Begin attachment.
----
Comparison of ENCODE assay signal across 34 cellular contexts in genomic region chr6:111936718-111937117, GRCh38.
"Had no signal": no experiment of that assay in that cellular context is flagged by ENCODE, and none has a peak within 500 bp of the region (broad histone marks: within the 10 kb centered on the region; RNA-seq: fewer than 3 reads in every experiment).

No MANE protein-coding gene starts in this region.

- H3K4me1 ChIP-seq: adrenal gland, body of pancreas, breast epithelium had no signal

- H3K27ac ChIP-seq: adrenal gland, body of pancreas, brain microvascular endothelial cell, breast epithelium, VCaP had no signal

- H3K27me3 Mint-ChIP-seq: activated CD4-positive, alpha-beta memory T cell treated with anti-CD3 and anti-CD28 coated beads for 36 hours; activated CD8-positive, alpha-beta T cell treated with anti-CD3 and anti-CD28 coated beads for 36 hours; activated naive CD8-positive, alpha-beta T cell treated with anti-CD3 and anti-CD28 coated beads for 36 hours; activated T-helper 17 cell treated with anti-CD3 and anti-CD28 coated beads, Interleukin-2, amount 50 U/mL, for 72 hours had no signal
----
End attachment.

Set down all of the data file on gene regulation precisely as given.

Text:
Comparison of ENCODE assay signal across 34 cellular contexts in genomic region chr6:111936718-111937117, GRCh38.
"Had no signal": no experiment of that assay in that cellular context is flagged by ENCODE, and none has a peak within 500 bp of the region (broad histone marks: within the 10 kb centered on the region; RNA-seq: fewer than 3 reads in every experiment).

No MANE protein-coding gene starts in this region.

- H3K4me1 ChIP-seq: adrenal gland, body of pancreas, breast epithelium had no signal

- H3K27ac ChIP-seq: adrenal gland, body of pancreas, brain microvascular endothelial cell, breast epithelium, VCaP had no signal

- H3K27me3 Mint-ChIP-seq: activated CD4-positive, alpha-beta memory T cell treated with anti-CD3 and anti-CD28 coated beads for 36 hours; activated CD8-positive, alpha-beta T cell treated with anti-CD3 and anti-CD28 coated beads for 36 hours; activated naive CD8-positive, alpha-beta T cell treated with anti-CD3 and anti-CD28 coated beads for 36 hours; activated T-helper 17 cell treated with anti-CD3 and anti-CD28 coated beads, Interleukin-2, amount 50 U/mL, for 72 hours had no signal